How To Enter Russia

Entry/Exit Requirements for U.S. Citizens

A visa agreement between the United States and the Russian government entered into force on September 9, 2012, and is intended to reduce complications for U.S. citizens who visit, transit, or reside in the Russian Federation. Please monitor the Bureau of Consular Affairs website and the U.S. Embassy Moscow website for additional information about the new regulations and their implementation. While general visa information can be found below, U.S. citizens should contact the Embassy of the Russian Federation or visit its website for the most up to date information regarding visa regulations and requirements.

Travelers should be aware that U.S. citizens who do not comply with Russian immigration laws could still be subject to arrest, fines, and/or deportation. Russian authorities will not allow U.S. citizens to depart the country if their visa has expired; travelers must wait until a new visa is approved, which may take up to 20 days. Please verify the expiration date of your Russian visa, and leave Russia before your visa expires. Travelers should also keep a copy of their U.S. passport biography page and Russian visa with them at all times, and separate from the original documents.

Entry Visas: To enter Russia for any purpose other than short transit by air, or some cruise ship and ferry passengers (see below), you must possess a valid U.S. passport and a visa issued by a Russian embassy or consulate. You cannot obtain a visa upon arrival, so you must apply for your visa well in advance. If you arrive in Russia without an entry visa, you will not be permitted to enter the country, and could face immediate return to the point of embarkation at your own expense.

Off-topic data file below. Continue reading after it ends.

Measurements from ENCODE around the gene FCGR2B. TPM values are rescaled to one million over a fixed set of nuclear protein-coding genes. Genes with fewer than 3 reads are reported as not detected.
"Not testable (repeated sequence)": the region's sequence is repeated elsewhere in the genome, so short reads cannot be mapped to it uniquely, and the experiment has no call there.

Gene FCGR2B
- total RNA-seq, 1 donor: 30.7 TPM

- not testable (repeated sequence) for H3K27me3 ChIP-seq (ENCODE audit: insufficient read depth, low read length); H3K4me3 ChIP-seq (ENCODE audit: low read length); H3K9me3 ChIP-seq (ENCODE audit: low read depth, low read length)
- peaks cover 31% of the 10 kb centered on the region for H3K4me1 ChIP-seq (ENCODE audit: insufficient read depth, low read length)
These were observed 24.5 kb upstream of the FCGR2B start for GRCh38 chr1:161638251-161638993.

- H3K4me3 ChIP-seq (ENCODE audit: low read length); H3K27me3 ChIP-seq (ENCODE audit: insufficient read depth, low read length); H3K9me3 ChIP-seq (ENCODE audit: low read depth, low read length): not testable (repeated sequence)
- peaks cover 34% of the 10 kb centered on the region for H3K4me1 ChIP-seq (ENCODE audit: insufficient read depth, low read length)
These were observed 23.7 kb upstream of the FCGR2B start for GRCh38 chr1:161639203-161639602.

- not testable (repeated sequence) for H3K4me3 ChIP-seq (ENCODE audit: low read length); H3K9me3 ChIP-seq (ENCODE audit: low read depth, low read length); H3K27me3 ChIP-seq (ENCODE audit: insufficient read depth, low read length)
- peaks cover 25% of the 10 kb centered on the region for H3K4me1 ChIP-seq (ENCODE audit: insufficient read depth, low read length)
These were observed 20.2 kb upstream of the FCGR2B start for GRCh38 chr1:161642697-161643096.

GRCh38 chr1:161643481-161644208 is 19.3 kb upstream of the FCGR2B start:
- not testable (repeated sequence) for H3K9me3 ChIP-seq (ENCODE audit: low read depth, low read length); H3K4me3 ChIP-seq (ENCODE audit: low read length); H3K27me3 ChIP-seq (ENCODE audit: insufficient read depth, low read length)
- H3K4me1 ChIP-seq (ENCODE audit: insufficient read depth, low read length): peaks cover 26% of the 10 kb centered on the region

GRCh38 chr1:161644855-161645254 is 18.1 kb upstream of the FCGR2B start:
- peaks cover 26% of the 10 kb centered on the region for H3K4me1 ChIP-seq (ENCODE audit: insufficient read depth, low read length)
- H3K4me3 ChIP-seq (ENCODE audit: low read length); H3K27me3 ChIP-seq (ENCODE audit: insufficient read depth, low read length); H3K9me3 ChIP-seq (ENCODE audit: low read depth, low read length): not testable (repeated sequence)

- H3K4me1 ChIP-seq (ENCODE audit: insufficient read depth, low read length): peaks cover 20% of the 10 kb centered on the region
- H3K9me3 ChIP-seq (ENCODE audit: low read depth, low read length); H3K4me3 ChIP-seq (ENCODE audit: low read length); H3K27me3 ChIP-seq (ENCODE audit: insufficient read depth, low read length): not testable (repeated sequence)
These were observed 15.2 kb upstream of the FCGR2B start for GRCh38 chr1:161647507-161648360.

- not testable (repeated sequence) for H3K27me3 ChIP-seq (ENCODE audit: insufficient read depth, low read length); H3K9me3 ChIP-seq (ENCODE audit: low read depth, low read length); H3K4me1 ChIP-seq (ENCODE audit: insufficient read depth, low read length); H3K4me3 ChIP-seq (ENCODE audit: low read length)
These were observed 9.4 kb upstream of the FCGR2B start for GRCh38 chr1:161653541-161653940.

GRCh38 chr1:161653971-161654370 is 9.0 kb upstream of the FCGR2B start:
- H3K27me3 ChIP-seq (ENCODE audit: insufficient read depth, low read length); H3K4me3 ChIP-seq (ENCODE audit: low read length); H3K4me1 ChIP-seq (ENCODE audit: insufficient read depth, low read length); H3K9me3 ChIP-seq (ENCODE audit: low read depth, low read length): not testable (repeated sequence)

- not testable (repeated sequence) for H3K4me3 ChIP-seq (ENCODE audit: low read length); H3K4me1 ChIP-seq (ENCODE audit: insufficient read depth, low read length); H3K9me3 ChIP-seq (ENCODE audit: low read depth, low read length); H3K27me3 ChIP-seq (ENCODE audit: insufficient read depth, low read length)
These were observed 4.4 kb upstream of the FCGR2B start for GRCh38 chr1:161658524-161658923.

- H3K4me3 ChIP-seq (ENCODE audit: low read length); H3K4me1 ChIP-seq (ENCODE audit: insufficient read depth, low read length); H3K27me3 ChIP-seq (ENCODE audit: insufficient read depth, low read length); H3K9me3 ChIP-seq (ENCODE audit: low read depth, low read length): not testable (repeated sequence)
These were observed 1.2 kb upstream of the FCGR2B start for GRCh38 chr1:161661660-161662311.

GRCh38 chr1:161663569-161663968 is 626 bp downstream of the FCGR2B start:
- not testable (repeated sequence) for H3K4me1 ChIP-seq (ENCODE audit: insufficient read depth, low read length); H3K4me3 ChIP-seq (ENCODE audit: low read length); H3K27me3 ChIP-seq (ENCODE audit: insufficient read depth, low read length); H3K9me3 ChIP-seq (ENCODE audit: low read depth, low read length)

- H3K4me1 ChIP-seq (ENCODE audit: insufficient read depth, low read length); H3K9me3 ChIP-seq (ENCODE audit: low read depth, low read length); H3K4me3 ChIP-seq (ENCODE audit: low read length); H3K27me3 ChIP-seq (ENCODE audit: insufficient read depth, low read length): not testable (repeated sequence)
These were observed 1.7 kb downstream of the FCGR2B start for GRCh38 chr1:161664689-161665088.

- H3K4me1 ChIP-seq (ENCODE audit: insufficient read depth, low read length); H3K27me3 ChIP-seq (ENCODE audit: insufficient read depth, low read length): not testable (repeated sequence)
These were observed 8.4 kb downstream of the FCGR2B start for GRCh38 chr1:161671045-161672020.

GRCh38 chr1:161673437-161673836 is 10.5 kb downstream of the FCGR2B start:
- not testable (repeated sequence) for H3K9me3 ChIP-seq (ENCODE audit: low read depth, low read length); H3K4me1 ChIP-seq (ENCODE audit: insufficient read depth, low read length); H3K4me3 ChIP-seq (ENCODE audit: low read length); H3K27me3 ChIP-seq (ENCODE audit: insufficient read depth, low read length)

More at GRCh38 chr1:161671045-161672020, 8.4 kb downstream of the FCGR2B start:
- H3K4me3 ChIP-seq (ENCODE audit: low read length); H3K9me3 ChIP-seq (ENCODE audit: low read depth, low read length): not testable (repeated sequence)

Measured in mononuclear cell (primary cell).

A Russian entry/exit visa has two dates written in the European style (day/month/year) as opposed to the U.S. style (month/day/year). The first date indicates the earliest date a traveler may enter Russia; the second date indicates the date by which a traveler must leave Russia. A Russian visa is only valid for those exact dates and cannot be extended after the traveler has arrived in the country, except in the case of a medical emergency.

You may wish to have someone who reads Russian check the visa before departing the United States. Please ensure that your visa reflects your intended activities in Russia (e.g., tourism, study, business, etc.). If denied a visa, you may seek clarification from the Ministry of Foreign Affairs, 32/34 Smolenskaya-Sennaya Pl., Moscow, Russia, 119200, ministry@mid.ru.

Limitations on Length of Stay and Exit Visas: The September 2012 visa agreement permits U.S. citizens to remain on the territory of the Russian Federation for up to six consecutive months as long as their visa is still valid. Under this agreement, it is expected that qualified U.S. applicants for humanitarian, private, tourist, and business visas may receive multiple-entry visas with a validity of three years, but will still be subject to the six-month rule. (Please note that other types of visas are not part of the agreement and those visa holders should pay close attention to the terms of their visas.) All visa holders should exit Russia before their visa expires.